Environmental victories of 2008 will help protect Wisconsin’s environment, health and way of life for generations

MADISON — This New Year Wisconsin residents can look back and proudly celebrate 2008, a year that will go down in history as one of unprecedented environmental victories.

“This New Year, we can all raise a toast in celebration of this year’s amazing environmental progress in Wisconsin,” said Mark Redsten, executive director of Clean Wisconsin, the state’s largest environmental advocacy organization. “The immense progress made in 2008 builds an environmental legacy that will help protect Wisconsin’s environment, the health of our residents, and a way of life for generations to come.”

Notable environmental victories of 2008 include:

  • State and Federal Passage of the Great Lakes Compact: This long-negotiated historic agreement between eight Great Lakes States and two Canadian Provinces not to divert water outside the Great Lakes Basin became effective in 2008 after passing Wisconsin’s legislature and being ratified by the federal government. The Compact protects one of the World’s most magnificent natural resources, the Great Lakes, both by ensuring their water remains in the basin and by developing a framework for Great Lakes States and Provinces to work as one to restore and protect these natural wonders.
  • Passage of a Strong Mercury Reduction Rule: After nearly a decade of diligent work, Wisconsin passed a strong mercury rule in 2008 that will require 90 percent reductions in toxic mercury pollution from coal-fired power plants by 2015, or by the same amount by 2021 if they agree to more stringent standards on pollutants that cause dangerous soot and smog in the atmosphere. By reducing the toxic mercury pollution in our lakes, rivers and streams, this rule will help protect the health of Wisconsinites, especially children who are most vulnerable to the effects of mercury, and help preserve our state’s strong and celebrated fishing tradition.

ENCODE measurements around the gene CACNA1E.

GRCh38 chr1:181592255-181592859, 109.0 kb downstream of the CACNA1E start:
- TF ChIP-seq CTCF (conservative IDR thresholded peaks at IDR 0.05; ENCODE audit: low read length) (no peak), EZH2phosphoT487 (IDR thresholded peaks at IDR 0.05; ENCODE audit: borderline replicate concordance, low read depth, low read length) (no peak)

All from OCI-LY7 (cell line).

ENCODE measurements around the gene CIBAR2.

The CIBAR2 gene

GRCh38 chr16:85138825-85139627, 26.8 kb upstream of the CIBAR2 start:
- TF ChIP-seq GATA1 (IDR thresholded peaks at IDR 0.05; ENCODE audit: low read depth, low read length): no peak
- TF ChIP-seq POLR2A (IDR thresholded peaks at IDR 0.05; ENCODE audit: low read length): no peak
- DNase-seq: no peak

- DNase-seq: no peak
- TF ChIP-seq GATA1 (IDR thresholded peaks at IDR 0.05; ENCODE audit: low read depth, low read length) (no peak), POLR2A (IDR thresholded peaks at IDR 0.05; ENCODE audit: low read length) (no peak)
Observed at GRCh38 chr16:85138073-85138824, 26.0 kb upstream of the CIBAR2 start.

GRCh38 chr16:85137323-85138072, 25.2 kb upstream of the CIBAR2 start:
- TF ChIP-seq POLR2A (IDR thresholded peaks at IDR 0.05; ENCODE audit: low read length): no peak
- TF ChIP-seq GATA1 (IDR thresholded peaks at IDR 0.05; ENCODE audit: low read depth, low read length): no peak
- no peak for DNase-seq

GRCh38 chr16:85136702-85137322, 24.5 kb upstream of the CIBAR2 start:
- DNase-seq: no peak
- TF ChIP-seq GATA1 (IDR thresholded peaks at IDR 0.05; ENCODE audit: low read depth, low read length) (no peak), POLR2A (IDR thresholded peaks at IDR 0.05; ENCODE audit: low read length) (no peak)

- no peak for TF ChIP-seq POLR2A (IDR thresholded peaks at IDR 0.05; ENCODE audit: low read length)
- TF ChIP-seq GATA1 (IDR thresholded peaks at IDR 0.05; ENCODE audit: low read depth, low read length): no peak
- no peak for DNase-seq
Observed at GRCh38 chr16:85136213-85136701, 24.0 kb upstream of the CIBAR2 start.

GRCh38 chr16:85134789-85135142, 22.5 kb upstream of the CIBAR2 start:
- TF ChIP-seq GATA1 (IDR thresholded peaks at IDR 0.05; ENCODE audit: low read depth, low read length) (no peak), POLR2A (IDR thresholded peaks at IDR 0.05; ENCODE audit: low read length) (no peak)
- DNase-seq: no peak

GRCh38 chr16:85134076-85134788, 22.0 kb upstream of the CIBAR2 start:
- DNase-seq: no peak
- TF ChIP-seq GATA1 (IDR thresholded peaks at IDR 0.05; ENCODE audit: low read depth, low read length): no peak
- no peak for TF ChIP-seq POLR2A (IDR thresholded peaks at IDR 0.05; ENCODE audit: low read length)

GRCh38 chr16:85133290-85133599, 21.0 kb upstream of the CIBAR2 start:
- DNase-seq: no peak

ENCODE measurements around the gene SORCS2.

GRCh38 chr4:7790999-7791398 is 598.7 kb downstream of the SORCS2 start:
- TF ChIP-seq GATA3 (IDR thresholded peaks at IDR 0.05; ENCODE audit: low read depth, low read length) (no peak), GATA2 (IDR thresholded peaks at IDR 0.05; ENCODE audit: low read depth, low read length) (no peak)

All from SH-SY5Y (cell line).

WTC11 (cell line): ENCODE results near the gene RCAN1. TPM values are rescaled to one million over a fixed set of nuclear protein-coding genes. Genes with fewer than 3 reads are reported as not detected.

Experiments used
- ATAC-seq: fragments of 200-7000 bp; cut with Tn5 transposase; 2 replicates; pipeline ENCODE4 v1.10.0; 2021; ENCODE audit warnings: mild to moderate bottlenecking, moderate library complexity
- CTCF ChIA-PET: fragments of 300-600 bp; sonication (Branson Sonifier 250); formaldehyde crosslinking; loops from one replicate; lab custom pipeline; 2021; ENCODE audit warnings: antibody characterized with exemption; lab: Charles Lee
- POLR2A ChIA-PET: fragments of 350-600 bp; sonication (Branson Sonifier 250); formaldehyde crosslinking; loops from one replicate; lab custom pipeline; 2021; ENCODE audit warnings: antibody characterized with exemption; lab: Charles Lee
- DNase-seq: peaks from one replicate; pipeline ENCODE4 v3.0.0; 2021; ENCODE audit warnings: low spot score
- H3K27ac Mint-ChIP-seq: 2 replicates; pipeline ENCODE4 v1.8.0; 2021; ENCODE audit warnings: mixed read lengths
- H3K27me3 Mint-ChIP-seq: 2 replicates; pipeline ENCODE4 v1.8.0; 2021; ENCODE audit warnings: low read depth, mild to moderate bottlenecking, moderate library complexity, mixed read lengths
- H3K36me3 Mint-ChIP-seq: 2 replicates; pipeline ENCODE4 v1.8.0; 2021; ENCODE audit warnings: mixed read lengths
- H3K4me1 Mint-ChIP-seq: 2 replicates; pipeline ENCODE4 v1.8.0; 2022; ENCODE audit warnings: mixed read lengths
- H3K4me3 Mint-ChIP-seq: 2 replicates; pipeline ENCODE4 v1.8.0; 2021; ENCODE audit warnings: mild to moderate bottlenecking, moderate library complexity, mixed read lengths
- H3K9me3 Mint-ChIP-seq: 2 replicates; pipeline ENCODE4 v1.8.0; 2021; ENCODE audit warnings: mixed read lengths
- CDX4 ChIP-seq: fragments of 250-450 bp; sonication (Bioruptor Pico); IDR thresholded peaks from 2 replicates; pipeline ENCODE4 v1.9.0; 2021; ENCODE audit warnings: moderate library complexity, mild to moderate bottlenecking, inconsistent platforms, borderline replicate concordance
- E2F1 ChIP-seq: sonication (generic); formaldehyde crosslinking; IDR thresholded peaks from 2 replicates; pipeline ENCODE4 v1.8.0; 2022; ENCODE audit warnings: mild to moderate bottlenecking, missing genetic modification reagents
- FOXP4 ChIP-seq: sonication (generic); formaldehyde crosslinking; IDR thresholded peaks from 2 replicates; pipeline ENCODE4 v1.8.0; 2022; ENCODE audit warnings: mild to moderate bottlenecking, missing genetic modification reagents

• The First Rejection of a Dirty, Conventional Coal Plant in State History: The Wisconsin Public Service Commission rejected Alliant Energy’s proposal to build another conventional coal plant, the dirtiest source of power production in November. This vote marked the first time in state history a proposal to build a conventional coal plant has been rejected, and provides the foundation for building a clean energy economy in the state.
  • Passage of Strong Recommendations in the Governor’s Global Warming Task Force: At the request of Governor Doyle, a broad spectrum of stakeholders convened, researched, compromised and voted overwhelmingly in favor of strong recommendations that will help guide Wisconsin in the transition to a clean energy economy. These recommendations include a three to four fold increase in Wisconsin’s investment in energy efficiency; a renewable portfolio standard requiring utilities to produce 10 percent of their electricity from renewable sources by 2013 and 25 percent by 2025; a 75 percent reduction of greenhouse gas emissions from 2005 levels by 2050; and the implementation of a clean cars standard. Taken together, these recommendations provide a framework for Wisconsin to create jobs and clean our environment by becoming a leader in the reducing global warming pollution.

“The extraordinary environmental victories of 2008 will not only help to preserve Wisconsin’s clean air and clean water for generations to come, but also blaze a path toward a clean energy future,” Redsten said. “We now look forward to building on the environmental momentum of 2008 and seizing the opportunity to build our economy by cleaning our environment in 2009.”